Walker appears before the House Oversight and Government Reform Committee in a hearing titled “State and Municipal Debt: Tough Choices Ahead,” arguing that his decision to take away collective bargaining rights helps governments balance budgets:
For us, we’re giving state and local governments the tools they need not just to balance the budget for the next two years but for generations to come.
Chairman Issa approves of Walker’s actions:
[His] bold reforms seem reasonable to those of us in Washington who understand that our retirement and health care system at the federal level is not subject to collective bargaining.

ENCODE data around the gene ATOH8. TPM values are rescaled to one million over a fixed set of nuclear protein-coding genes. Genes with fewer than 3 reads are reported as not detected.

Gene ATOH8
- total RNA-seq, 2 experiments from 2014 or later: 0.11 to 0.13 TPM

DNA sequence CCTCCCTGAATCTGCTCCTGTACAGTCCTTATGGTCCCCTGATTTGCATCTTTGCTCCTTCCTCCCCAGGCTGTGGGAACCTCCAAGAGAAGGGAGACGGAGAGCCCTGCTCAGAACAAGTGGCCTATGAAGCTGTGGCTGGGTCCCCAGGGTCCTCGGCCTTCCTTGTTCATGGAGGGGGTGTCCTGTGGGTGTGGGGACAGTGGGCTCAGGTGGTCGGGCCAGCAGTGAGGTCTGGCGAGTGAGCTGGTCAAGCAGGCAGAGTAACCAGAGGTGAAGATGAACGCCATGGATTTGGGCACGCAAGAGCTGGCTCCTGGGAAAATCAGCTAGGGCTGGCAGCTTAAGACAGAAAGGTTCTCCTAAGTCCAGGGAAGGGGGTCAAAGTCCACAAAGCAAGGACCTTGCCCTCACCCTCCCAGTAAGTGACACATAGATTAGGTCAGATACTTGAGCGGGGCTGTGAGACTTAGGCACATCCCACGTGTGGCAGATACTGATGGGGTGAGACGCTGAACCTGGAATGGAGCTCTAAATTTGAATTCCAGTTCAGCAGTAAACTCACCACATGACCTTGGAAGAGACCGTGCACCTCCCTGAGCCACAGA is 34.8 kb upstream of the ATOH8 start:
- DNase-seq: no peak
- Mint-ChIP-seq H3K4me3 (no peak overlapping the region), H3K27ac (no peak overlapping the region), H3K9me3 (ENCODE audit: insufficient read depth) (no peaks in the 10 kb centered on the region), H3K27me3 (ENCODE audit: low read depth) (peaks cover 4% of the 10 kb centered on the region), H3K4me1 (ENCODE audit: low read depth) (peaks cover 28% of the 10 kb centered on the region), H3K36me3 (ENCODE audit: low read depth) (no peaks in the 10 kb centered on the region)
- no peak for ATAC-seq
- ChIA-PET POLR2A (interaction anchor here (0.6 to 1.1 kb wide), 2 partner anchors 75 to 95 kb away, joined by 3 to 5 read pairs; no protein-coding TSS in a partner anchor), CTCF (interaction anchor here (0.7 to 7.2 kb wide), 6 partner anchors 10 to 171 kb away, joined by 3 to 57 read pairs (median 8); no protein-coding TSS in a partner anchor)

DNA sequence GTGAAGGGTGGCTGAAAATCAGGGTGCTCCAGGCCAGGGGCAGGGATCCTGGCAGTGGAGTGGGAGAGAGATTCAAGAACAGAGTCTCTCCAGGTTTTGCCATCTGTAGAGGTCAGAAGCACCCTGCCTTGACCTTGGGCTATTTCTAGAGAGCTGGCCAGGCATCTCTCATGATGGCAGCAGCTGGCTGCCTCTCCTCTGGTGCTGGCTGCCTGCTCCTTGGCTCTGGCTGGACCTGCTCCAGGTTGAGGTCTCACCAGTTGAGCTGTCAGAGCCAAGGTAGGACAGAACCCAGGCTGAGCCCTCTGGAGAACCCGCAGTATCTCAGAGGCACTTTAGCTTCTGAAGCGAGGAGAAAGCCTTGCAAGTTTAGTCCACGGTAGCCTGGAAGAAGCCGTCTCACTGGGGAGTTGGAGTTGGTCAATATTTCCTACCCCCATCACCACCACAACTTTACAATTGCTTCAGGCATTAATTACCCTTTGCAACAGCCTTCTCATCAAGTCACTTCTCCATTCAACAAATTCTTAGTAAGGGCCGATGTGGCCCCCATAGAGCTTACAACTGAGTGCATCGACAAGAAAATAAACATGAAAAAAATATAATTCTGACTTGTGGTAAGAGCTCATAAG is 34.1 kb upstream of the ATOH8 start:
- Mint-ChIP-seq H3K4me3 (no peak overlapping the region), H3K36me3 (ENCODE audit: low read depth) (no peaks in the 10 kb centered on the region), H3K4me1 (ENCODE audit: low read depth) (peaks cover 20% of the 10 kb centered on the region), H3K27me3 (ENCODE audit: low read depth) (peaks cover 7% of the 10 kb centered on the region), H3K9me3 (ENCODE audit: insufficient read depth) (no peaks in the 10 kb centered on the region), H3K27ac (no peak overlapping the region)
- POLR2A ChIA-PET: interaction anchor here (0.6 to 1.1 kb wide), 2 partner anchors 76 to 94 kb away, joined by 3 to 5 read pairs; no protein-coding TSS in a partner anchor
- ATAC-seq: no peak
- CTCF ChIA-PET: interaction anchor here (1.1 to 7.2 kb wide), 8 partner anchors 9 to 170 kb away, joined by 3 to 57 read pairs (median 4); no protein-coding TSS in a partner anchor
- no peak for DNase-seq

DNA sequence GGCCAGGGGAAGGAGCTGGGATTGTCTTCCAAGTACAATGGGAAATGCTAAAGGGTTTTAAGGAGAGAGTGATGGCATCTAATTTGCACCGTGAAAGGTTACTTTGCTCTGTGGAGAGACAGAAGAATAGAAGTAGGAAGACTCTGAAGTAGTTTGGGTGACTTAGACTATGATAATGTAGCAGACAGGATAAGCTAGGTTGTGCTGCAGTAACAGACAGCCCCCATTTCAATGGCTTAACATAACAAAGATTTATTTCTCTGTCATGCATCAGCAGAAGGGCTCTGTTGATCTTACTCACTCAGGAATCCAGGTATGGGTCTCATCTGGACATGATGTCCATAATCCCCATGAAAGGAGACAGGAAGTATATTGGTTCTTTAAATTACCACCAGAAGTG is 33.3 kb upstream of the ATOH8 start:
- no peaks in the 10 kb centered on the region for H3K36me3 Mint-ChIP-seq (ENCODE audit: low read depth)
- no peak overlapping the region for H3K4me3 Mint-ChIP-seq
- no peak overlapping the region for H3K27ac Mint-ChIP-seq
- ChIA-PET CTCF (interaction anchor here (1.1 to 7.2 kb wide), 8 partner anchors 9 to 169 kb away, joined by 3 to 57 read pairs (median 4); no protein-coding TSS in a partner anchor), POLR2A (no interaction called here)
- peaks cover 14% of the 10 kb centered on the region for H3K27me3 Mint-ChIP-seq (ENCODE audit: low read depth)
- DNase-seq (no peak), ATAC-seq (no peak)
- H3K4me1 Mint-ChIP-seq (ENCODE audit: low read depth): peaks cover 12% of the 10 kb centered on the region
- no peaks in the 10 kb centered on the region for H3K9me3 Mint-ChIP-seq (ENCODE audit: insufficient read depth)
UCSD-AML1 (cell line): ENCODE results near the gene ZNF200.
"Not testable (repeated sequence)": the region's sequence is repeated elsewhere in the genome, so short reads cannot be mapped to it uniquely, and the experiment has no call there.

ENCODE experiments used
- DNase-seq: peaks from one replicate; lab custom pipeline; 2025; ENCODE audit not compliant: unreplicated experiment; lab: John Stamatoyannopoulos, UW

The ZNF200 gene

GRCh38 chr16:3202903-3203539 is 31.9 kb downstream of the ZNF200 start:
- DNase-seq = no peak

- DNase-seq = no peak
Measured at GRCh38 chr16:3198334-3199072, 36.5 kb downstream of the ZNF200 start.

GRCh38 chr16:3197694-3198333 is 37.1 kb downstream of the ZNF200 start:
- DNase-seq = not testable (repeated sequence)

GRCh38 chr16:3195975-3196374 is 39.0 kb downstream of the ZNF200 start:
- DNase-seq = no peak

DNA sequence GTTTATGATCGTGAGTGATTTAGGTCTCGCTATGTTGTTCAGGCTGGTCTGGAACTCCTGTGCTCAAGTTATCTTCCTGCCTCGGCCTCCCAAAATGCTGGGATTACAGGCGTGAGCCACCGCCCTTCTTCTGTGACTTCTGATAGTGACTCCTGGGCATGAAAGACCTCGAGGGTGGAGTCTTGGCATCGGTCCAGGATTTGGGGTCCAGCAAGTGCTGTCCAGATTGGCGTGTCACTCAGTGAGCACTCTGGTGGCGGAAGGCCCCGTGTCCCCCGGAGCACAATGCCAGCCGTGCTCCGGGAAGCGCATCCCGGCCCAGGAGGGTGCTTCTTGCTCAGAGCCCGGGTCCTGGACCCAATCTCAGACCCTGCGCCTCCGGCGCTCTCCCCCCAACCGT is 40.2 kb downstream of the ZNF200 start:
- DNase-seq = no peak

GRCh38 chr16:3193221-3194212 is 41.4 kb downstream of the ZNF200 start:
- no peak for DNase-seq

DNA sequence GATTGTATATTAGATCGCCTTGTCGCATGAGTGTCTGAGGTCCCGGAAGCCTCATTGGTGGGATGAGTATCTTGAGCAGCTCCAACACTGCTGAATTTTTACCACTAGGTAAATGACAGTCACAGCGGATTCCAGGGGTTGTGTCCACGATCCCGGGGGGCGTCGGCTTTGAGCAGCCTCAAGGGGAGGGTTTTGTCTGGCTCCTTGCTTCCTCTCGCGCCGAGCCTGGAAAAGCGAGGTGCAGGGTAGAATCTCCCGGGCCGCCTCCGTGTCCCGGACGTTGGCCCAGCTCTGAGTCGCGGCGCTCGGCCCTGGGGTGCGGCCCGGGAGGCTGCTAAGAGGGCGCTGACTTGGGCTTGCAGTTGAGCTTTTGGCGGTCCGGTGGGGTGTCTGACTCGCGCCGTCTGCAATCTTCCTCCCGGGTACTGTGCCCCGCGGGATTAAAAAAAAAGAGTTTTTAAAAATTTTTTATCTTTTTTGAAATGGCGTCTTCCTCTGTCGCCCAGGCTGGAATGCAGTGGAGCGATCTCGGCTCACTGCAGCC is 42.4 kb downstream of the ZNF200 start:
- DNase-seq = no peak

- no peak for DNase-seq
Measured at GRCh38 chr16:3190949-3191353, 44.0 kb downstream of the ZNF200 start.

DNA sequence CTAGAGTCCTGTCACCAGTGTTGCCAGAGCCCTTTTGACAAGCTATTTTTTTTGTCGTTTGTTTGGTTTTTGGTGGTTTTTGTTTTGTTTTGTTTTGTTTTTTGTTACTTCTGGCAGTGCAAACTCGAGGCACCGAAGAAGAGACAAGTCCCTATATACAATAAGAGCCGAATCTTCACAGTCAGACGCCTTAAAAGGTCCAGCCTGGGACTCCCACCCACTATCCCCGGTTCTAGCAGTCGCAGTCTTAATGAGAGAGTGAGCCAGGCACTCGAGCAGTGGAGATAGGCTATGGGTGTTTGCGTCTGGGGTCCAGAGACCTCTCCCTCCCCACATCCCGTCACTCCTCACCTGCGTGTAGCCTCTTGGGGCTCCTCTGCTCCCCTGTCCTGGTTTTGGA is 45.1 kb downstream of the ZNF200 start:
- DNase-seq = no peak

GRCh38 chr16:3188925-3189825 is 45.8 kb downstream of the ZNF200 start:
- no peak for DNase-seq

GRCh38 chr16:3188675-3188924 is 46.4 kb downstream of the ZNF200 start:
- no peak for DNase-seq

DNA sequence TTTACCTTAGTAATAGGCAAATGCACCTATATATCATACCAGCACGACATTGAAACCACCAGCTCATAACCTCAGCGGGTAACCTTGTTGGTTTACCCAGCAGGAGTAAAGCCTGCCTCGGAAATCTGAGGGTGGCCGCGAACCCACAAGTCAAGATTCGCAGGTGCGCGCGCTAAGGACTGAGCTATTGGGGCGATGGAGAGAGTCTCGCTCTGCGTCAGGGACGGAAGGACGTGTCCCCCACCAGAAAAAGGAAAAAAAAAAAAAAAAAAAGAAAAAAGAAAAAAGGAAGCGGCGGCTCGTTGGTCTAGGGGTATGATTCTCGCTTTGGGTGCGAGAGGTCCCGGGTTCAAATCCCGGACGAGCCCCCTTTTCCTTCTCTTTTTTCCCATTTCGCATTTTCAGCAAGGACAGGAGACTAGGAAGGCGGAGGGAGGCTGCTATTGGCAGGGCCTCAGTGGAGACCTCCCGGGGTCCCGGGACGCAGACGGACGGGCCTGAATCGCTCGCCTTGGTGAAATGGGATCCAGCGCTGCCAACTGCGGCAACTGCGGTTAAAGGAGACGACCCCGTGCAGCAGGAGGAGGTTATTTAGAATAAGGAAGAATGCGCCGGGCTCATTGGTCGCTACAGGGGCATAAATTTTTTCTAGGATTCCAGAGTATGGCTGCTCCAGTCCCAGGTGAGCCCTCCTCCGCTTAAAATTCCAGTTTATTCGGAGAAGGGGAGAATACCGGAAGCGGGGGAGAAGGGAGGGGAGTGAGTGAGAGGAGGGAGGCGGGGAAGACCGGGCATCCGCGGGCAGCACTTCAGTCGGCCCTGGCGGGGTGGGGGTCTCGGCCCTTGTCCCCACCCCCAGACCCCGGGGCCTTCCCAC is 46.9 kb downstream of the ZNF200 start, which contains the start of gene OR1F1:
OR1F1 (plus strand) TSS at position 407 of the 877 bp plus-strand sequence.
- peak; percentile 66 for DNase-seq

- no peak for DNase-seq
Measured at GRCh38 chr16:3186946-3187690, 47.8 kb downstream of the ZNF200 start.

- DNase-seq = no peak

Committee Member Cummings disagrees:
I strongly oppose efforts to falsely blame middle-class American workers for these current economic problems. He went much further by attempting to strip government employees of their collective bargaining rights. He demanded numerous provisions that had nothing to do with the state’s budget, had no fiscal impact.
When asked how much money the state saved by taking away certain provisions in collective bargaining rights, Walker responds that it doesn’t.